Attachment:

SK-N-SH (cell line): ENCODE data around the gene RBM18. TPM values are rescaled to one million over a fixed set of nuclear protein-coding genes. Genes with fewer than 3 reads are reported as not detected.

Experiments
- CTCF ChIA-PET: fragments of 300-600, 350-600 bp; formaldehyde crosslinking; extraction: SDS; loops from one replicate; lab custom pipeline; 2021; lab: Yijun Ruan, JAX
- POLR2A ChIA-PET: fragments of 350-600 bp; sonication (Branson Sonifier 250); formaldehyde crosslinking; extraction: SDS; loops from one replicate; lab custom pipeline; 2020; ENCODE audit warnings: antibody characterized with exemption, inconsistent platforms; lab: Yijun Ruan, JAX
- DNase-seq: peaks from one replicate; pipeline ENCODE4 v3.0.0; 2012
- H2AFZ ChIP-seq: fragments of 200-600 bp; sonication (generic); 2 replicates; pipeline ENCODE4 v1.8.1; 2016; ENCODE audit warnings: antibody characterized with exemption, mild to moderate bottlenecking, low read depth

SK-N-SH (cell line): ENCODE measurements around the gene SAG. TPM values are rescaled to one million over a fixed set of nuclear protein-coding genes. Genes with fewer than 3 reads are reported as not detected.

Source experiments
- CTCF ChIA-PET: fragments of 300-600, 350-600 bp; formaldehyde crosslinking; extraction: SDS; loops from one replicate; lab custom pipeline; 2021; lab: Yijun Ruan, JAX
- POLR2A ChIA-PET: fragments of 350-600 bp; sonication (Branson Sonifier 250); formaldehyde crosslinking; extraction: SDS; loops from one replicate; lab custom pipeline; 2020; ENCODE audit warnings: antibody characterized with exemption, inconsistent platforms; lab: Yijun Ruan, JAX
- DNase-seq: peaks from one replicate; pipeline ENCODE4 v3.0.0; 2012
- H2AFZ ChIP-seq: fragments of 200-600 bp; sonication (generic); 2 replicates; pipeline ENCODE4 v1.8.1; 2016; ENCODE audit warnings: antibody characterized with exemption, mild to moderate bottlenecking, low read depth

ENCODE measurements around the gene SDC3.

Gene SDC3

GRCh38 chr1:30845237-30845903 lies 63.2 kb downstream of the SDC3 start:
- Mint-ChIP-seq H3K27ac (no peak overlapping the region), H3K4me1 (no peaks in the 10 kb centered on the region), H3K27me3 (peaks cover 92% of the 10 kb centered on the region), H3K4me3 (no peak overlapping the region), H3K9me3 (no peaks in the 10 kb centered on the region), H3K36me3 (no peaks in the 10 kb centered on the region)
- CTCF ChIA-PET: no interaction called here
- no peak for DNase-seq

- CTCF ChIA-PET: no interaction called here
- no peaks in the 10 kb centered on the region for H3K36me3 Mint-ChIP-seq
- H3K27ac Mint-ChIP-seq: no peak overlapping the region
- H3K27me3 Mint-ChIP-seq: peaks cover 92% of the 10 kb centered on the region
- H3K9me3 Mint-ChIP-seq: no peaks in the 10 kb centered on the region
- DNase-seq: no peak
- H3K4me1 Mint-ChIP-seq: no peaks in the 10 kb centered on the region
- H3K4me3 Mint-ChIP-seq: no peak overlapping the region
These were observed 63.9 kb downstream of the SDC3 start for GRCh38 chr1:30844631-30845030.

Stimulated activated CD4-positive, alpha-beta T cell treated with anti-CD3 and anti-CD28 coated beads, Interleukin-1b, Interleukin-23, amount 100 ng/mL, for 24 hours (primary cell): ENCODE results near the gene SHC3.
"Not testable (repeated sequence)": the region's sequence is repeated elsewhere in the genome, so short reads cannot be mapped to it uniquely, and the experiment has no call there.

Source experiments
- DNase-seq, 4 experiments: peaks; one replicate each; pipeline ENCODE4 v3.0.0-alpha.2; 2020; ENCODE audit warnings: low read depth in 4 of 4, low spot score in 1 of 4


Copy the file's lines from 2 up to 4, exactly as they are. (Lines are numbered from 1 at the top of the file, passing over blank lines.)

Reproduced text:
Experiments
- CTCF ChIA-PET: fragments of 300-600, 350-600 bp; formaldehyde crosslinking; extraction: SDS; loops from one replicate; lab custom pipeline; 2021; lab: Yijun Ruan, JAX
- POLR2A ChIA-PET: fragments of 350-600 bp; sonication (Branson Sonifier 250); formaldehyde crosslinking; extraction: SDS; loops from one replicate; lab custom pipeline; 2020; ENCODE audit warnings: antibody characterized with exemption, inconsistent platforms; lab: Yijun Ruan, JAX